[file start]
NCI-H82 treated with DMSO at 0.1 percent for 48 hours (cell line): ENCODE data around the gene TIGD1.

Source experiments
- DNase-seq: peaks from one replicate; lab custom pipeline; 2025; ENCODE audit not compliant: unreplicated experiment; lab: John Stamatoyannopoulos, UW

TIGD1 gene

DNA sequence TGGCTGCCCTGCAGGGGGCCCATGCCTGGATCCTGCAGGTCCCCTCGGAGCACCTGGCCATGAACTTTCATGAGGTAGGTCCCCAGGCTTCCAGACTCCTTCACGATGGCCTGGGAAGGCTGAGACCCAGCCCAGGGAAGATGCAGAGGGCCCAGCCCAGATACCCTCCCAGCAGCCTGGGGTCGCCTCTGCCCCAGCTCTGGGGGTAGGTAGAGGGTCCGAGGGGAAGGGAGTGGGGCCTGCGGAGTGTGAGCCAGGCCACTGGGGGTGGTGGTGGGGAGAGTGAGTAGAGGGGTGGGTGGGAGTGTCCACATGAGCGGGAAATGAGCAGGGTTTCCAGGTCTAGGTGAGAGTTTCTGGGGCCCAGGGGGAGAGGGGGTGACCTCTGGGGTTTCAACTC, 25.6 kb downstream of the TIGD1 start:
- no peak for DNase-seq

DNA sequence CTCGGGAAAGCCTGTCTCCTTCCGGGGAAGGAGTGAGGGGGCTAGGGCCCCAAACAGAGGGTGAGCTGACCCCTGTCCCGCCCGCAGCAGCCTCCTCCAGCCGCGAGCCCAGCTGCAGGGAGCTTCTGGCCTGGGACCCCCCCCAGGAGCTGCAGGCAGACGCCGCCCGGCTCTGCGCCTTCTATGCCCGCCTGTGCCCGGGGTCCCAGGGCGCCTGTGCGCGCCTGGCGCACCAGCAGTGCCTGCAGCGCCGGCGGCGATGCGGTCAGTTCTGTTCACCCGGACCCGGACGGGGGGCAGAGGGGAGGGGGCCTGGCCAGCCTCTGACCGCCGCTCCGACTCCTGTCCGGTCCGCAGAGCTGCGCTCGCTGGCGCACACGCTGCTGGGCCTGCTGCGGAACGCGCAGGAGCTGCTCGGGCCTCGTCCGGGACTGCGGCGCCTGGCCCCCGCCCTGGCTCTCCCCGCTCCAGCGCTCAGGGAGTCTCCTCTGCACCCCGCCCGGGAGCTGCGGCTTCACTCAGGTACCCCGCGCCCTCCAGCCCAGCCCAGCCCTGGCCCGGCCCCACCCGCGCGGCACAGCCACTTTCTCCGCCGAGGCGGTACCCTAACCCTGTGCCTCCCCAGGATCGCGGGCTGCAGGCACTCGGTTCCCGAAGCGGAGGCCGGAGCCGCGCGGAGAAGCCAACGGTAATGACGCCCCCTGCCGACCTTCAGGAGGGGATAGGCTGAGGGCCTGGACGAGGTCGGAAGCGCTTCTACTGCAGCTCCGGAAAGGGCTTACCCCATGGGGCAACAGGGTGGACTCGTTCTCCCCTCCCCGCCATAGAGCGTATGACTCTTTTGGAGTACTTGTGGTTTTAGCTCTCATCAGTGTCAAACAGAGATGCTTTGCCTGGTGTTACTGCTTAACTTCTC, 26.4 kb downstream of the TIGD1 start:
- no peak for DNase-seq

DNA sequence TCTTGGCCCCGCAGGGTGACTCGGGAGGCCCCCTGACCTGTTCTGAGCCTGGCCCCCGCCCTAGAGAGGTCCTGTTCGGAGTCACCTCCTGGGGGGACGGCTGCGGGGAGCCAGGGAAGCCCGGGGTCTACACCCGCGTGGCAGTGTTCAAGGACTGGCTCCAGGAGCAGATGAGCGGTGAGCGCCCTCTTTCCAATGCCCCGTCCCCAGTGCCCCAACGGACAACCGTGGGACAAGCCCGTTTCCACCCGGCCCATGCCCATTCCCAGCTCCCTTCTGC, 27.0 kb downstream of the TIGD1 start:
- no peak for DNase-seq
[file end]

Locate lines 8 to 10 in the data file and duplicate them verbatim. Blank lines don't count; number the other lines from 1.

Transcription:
- no peak for DNase-seq

DNA sequence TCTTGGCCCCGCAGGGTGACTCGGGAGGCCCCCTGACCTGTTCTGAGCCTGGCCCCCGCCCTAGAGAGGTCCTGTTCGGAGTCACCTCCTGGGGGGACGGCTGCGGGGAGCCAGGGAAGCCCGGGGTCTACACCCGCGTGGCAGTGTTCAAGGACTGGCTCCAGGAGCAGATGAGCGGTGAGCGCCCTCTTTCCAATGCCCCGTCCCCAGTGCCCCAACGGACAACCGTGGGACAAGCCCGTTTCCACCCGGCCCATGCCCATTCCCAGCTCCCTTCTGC, 27.0 kb downstream of the TIGD1 start:
- no peak for DNase-seq